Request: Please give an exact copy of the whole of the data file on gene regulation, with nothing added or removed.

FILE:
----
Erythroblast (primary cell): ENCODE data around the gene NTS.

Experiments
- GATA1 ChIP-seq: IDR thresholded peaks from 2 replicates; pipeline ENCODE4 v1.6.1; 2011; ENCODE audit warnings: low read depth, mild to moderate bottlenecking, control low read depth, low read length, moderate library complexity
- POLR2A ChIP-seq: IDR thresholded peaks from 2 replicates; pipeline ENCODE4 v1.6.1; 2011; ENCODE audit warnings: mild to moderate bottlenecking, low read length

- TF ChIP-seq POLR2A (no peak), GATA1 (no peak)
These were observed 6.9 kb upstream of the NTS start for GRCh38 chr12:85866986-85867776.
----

Erythroblast (primary cell): ENCODE data around the gene NTS.

Experiments
- GATA1 ChIP-seq: IDR thresholded peaks from 2 replicates; pipeline ENCODE4 v1.6.1; 2011; ENCODE audit warnings: low read depth, mild to moderate bottlenecking, control low read depth, low read length, moderate library complexity
- POLR2A ChIP-seq: IDR thresholded peaks from 2 replicates; pipeline ENCODE4 v1.6.1; 2011; ENCODE audit warnings: mild to moderate bottlenecking, low read length

- TF ChIP-seq POLR2A (no peak), GATA1 (no peak)
These were observed 6.9 kb upstream of the NTS start for GRCh38 chr12:85866986-85867776.